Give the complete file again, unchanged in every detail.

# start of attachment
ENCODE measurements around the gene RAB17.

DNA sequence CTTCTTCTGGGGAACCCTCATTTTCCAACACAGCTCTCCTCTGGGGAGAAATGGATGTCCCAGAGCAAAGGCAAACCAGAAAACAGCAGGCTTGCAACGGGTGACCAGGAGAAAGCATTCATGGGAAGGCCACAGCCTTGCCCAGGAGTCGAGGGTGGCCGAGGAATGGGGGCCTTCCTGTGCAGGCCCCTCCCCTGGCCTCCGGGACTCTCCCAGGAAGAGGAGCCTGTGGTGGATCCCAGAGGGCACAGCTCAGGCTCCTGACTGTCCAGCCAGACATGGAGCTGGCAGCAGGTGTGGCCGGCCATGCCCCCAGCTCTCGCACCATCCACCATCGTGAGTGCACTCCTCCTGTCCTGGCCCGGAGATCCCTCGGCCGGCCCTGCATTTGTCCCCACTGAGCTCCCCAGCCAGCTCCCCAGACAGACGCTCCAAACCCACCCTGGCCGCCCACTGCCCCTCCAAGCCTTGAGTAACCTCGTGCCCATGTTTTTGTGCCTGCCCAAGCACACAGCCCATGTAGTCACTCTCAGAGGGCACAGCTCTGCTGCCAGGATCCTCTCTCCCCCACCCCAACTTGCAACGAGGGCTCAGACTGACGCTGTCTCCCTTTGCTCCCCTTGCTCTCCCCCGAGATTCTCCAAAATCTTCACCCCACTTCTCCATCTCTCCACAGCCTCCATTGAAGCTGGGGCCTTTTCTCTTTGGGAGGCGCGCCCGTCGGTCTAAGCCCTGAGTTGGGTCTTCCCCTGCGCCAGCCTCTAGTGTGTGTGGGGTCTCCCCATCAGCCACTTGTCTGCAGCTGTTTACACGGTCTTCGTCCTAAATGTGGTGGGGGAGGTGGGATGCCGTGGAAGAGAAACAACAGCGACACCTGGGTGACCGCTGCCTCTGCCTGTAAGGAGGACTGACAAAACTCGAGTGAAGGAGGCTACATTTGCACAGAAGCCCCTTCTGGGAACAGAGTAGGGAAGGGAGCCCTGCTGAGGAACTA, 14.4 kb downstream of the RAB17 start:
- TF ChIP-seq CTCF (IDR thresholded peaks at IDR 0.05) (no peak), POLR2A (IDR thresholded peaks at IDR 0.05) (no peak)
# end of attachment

ENCODE measurements around the gene RAB17.

DNA sequence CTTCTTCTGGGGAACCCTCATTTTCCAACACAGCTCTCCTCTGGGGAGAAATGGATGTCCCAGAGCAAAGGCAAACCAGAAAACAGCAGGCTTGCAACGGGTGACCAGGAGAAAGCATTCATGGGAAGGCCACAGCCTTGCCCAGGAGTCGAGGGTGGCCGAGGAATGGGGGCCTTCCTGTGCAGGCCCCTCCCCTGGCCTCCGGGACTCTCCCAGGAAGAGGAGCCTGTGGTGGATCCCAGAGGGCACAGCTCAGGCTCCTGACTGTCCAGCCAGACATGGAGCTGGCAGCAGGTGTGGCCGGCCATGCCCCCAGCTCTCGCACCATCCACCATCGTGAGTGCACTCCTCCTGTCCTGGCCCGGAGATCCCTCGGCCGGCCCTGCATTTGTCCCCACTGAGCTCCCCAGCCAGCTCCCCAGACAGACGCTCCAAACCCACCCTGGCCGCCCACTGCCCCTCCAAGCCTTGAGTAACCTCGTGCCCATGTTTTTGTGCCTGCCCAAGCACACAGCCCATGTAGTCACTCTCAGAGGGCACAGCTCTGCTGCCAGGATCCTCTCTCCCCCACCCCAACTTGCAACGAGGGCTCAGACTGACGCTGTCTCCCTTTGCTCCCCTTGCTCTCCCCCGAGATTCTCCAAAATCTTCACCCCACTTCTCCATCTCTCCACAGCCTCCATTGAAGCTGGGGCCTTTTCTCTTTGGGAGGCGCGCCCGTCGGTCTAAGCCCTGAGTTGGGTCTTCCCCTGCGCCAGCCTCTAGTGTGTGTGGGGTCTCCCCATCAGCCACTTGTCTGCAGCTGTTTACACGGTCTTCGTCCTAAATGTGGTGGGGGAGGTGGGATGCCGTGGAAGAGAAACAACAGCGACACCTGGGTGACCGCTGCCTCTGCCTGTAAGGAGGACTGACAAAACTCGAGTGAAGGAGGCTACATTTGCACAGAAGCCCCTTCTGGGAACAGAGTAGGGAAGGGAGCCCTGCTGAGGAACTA, 14.4 kb downstream of the RAB17 start:
- TF ChIP-seq CTCF (IDR thresholded peaks at IDR 0.05) (no peak), POLR2A (IDR thresholded peaks at IDR 0.05) (no peak)